“Savings is the day job and still the focus for most procurement professionals. However, the actual savings reported are regularly challenged in term of P&L impact and, taken in isolation, can undermine the significant value a procurement professional can deliver. “Technology exists today to provide a single source of truth with supplier engagement across the Procurement Lifecycle.
This is either through single platform or via best of breed… the preference being the former to avoid costly and time-consuming additional integration. “It still amazes me that some organisations have still to be persuaded on the value of Cloud.

This opens up so much possibility, particular with big data and transparency. Done with the right applications, this data becomes actionable information available across the organisation to make informed decisions. This is where the procurement function can shine and deliver far in excess of questionable cost savings.

“For example, by allowing the transactional areas to be automated, Procurement professionals can now be targeted to strategic initiatives i.e. supplier risk mitigation and innovation. “Those organisations who have taken this step with utilising the latest technology have a clear competitive advantage and Procurement has a seat at the table rather than under it.”

We’ve done a lot of research on this and we believe the future of procurement is doubtless going to be shaped by data, but this means more than simply digitizing invoices. Gathering data from sources such as Aggregator, Northern Lights and SupplierIQ can allow you to build strong models when combined with your own data, but less obvious choices can have a huge impact on the efficacy of your overall forecasting too.

A good example of this is at IBM – they acquired The Weather company in order to make use of the massive amount of data they have and use it to inform clients about possible risks in the supply chain long before they become an actual issue. Utilising data in this fashion doesn’t mean replacing the whole procurement department with data scientists; at IBM they’re evolving their current procurement practitioners into consultants by making them more aware of data.

The future procurement consultant may well be a hybrid data scientist and procurement professional, and with few people in the industry with this specialism, they will be in high demand. The new generation of Chief Data Officers or Chief Digital Officers as some organisations are branding them are all about how they use the data, not just the digitising of it. Tools like Watson Analytics are going to be a big part of this and procurement needs to embrace them.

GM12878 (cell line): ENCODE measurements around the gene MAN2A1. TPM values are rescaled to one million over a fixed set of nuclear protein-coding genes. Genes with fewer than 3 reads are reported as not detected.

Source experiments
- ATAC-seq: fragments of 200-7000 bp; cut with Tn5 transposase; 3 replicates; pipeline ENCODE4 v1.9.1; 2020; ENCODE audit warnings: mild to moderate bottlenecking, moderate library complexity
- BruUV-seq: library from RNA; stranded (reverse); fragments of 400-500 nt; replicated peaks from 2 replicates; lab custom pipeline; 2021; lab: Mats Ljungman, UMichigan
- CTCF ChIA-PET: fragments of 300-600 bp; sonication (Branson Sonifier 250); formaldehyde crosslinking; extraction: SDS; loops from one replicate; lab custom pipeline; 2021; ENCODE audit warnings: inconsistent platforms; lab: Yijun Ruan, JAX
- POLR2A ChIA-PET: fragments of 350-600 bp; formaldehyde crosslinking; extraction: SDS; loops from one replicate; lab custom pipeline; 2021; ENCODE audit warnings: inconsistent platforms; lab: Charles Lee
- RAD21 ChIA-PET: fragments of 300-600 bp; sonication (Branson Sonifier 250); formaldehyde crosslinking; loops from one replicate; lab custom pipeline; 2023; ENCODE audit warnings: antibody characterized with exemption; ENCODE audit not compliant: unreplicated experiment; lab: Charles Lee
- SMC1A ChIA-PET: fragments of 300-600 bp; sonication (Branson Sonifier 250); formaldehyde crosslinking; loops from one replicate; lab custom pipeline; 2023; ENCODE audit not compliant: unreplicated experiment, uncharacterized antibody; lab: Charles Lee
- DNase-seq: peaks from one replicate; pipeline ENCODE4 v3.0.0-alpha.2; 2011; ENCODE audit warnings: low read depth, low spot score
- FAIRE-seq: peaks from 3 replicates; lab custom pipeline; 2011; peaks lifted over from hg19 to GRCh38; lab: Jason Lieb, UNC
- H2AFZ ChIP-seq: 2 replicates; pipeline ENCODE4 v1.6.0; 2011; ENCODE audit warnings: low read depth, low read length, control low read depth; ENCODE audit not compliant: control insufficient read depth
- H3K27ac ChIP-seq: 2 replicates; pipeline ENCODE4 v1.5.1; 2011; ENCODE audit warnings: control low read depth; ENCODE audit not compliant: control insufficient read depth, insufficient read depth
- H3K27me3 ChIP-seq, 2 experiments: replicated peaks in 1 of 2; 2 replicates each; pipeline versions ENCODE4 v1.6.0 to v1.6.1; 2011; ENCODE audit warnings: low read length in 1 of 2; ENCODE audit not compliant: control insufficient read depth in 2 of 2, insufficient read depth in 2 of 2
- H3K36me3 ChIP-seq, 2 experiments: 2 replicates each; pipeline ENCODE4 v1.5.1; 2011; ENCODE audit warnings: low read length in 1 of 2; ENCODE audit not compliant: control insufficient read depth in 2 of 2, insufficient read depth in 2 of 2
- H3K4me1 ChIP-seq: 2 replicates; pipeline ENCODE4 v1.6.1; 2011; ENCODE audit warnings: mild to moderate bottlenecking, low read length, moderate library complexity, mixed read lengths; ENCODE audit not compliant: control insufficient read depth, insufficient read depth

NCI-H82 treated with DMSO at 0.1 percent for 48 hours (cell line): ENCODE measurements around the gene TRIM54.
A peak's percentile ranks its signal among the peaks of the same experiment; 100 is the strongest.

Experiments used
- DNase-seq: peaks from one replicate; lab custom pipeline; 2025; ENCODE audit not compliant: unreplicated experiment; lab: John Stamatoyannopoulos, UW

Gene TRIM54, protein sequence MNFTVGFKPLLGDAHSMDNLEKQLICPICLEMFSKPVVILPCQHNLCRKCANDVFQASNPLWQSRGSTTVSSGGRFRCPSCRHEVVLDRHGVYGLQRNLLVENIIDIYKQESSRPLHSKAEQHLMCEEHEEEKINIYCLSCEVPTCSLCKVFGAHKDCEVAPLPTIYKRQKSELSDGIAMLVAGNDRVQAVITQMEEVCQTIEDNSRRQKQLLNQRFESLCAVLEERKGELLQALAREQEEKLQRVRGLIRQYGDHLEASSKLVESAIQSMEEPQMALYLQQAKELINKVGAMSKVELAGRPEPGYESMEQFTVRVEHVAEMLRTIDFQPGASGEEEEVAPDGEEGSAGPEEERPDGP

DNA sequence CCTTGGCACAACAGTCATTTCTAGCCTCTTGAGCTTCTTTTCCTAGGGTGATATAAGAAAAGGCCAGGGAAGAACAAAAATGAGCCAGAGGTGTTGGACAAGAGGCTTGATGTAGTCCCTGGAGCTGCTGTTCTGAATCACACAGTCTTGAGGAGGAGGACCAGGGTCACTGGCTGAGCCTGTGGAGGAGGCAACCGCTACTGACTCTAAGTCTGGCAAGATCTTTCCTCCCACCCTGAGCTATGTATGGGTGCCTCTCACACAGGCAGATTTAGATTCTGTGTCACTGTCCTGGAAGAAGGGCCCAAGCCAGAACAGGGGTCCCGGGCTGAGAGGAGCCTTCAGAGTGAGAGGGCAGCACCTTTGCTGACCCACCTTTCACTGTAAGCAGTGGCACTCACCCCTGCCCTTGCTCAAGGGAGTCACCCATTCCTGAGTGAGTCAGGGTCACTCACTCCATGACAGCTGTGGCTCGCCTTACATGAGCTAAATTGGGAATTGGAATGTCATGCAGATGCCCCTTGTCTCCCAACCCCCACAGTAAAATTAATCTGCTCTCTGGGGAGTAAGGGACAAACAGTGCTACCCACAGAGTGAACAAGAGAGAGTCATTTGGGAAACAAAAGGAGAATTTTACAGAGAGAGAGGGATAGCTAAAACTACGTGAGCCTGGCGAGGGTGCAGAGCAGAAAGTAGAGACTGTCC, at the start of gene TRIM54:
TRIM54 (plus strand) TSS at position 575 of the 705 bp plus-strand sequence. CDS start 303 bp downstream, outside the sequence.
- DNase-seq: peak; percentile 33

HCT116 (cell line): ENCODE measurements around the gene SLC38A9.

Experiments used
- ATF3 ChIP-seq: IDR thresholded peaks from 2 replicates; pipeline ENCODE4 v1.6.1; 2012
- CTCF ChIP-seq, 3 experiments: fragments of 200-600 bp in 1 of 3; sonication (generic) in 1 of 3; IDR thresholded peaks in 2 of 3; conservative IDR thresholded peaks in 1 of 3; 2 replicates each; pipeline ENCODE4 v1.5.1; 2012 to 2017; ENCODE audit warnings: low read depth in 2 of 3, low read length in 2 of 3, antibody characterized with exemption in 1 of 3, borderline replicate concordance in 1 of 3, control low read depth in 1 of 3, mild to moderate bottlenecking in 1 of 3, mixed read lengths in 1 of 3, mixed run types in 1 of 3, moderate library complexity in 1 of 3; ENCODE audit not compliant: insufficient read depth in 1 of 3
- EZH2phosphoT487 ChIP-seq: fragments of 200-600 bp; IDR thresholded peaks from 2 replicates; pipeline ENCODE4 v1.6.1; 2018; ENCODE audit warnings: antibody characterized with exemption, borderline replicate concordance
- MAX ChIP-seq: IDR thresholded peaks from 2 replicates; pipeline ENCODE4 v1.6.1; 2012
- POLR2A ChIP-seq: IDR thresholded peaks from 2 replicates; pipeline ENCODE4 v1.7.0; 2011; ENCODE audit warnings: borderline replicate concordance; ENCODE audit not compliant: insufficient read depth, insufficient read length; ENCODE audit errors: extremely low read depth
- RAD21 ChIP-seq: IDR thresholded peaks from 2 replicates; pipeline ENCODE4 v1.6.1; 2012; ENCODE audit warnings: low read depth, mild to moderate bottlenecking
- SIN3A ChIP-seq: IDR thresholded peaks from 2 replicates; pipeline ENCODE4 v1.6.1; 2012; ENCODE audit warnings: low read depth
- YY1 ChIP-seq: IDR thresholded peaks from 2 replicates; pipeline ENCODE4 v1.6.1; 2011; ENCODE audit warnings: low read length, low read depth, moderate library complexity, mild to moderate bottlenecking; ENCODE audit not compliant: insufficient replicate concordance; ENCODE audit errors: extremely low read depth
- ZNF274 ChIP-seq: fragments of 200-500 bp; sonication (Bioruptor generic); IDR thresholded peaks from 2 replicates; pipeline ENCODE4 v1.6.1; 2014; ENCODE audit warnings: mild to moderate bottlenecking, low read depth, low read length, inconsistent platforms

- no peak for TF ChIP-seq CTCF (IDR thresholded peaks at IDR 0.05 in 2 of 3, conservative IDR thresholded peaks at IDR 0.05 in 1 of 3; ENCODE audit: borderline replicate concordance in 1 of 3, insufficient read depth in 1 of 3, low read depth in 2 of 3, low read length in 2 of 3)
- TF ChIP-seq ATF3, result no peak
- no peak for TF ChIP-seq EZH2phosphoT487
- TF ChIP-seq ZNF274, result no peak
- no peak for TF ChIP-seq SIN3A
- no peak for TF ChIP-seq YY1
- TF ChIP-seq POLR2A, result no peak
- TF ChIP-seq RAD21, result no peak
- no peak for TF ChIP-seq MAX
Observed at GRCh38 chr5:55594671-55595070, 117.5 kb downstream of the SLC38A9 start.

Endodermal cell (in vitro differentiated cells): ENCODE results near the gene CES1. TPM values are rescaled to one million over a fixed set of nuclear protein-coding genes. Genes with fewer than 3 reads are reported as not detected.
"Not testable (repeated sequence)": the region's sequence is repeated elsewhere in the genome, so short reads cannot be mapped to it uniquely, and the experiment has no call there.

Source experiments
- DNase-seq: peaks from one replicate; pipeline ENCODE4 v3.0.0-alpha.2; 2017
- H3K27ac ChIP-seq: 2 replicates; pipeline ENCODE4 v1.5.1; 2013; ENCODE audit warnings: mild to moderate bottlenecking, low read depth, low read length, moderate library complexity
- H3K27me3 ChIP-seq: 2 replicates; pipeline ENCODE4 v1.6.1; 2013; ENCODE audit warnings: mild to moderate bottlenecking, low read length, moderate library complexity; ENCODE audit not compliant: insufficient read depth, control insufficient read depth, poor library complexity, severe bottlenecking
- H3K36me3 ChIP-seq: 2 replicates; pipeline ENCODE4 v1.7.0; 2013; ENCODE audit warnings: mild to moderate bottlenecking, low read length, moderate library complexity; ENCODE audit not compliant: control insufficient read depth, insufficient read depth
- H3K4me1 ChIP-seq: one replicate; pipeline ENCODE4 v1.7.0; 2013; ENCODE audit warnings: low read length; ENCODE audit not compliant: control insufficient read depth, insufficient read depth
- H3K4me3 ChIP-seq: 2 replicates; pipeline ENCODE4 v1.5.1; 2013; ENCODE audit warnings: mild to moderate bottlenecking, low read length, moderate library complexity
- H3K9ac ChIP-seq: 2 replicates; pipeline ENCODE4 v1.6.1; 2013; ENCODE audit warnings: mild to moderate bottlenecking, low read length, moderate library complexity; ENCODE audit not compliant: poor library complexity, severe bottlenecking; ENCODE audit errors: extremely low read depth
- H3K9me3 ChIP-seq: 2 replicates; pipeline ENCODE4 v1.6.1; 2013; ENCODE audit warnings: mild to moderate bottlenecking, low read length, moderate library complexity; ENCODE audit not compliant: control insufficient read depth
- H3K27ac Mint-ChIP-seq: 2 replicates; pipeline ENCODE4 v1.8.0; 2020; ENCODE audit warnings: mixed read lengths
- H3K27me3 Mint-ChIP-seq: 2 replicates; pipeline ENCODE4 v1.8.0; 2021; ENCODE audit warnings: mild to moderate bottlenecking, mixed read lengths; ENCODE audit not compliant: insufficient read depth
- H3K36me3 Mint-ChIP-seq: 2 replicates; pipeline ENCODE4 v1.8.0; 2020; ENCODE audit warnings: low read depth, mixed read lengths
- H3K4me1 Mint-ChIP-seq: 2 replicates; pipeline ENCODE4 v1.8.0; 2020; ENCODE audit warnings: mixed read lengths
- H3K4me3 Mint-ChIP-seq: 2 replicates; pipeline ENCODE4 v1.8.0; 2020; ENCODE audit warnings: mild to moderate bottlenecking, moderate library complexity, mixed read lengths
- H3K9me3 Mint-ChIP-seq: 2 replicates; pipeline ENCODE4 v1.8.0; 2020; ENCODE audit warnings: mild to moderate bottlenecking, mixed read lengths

Of course procurement practitioners will still need relationship building and influencing skills as has been the case for many years, but something like AI can be hugely helpful by improving efficiency in areas like the development category management strategies. What is clear is that the procurement skill set is going to evolve further on the back of advancements in technology. There is an opportunity to use this to change the perception at board level and procurement leaders will need to decide on a strategy of how to achieve this. They will need to hire and/or train these new skills whilst maintaining a strong sense of the core skills like stakeholder engagement and strategic sourcing.

As mentioned earlier in this report, we are starting to see an increase in specialist roles dedicated to the use of data in procurement departments. It’s still a relatively rare skill set and one we would encourage ambitious procurement professionals to embrace with an eye on their professional development. We are working with The Data Science Foundation to promote procurement as an attractive career choice, particularly for their growing graduate membership. We expect our clients to benefit from this association in future as we seek out the best talent in the profession.

In case you missed it:
Future of Procurement Part 1 – Brexit
Future of Procurement Part 2 – Procurement CSR

And if you’d like to read the full Insider report you can download it here.

 

 

The Future of Procurement Part 2

Procurement CSR – can procurement be a force for good? 

Our team attended a very interesting presentation by Peter Smith from Spend Matters at eWorld in which he asked how procurement can be a force for good? Reflecting on his career  in the profession, Peter talked about various areas where procurement can influence decisions beyond cost savings that have a much broader impact on organisations. One of the opportunities he talked about for procurement to have real influence is in Corporate Social Responsibility (CSR) which is of course a vital area for many retailers and manufacturers.

Our Head of Research, Sharmina August, also attended a very informative presentation by Andy Davies of the London Universities Purchasing Consortium, in which he stressed that procurement and supply chain professionals really can have a positive influence on people’s lives if they take the opportunities that are open to them. We asked him for this thoughts for this report.